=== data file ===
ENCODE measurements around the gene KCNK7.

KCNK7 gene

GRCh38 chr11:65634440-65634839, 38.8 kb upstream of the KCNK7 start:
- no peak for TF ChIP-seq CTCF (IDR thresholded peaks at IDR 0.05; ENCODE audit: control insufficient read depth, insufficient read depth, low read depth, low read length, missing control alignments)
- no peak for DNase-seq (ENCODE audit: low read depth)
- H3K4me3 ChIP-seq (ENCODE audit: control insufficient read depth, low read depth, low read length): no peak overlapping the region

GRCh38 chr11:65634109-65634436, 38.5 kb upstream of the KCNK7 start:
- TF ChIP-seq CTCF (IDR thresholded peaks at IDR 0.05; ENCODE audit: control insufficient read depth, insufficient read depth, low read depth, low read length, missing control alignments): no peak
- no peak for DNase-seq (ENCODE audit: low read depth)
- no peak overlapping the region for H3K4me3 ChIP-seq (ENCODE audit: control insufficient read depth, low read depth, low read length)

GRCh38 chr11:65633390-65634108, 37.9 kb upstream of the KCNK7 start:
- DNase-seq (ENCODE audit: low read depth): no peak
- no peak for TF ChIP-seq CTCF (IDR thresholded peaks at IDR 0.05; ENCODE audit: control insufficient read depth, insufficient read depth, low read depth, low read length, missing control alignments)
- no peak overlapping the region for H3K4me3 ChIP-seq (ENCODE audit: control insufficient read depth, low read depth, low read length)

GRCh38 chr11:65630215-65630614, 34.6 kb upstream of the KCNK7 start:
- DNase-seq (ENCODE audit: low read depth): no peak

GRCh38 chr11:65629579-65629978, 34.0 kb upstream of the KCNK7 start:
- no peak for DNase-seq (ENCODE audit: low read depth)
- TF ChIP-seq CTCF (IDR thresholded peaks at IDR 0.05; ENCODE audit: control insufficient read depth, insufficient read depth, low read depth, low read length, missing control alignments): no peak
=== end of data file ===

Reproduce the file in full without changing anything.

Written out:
ENCODE measurements around the gene KCNK7.

KCNK7 gene

GRCh38 chr11:65634440-65634839, 38.8 kb upstream of the KCNK7 start:
- no peak for TF ChIP-seq CTCF (IDR thresholded peaks at IDR 0.05; ENCODE audit: control insufficient read depth, insufficient read depth, low read depth, low read length, missing control alignments)
- no peak for DNase-seq (ENCODE audit: low read depth)
- H3K4me3 ChIP-seq (ENCODE audit: control insufficient read depth, low read depth, low read length): no peak overlapping the region

GRCh38 chr11:65634109-65634436, 38.5 kb upstream of the KCNK7 start:
- TF ChIP-seq CTCF (IDR thresholded peaks at IDR 0.05; ENCODE audit: control insufficient read depth, insufficient read depth, low read depth, low read length, missing control alignments): no peak
- no peak for DNase-seq (ENCODE audit: low read depth)
- no peak overlapping the region for H3K4me3 ChIP-seq (ENCODE audit: control insufficient read depth, low read depth, low read length)

GRCh38 chr11:65633390-65634108, 37.9 kb upstream of the KCNK7 start:
- DNase-seq (ENCODE audit: low read depth): no peak
- no peak for TF ChIP-seq CTCF (IDR thresholded peaks at IDR 0.05; ENCODE audit: control insufficient read depth, insufficient read depth, low read depth, low read length, missing control alignments)
- no peak overlapping the region for H3K4me3 ChIP-seq (ENCODE audit: control insufficient read depth, low read depth, low read length)

GRCh38 chr11:65630215-65630614, 34.6 kb upstream of the KCNK7 start:
- DNase-seq (ENCODE audit: low read depth): no peak

GRCh38 chr11:65629579-65629978, 34.0 kb upstream of the KCNK7 start:
- no peak for DNase-seq (ENCODE audit: low read depth)
- TF ChIP-seq CTCF (IDR thresholded peaks at IDR 0.05; ENCODE audit: control insufficient read depth, insufficient read depth, low read depth, low read length, missing control alignments): no peak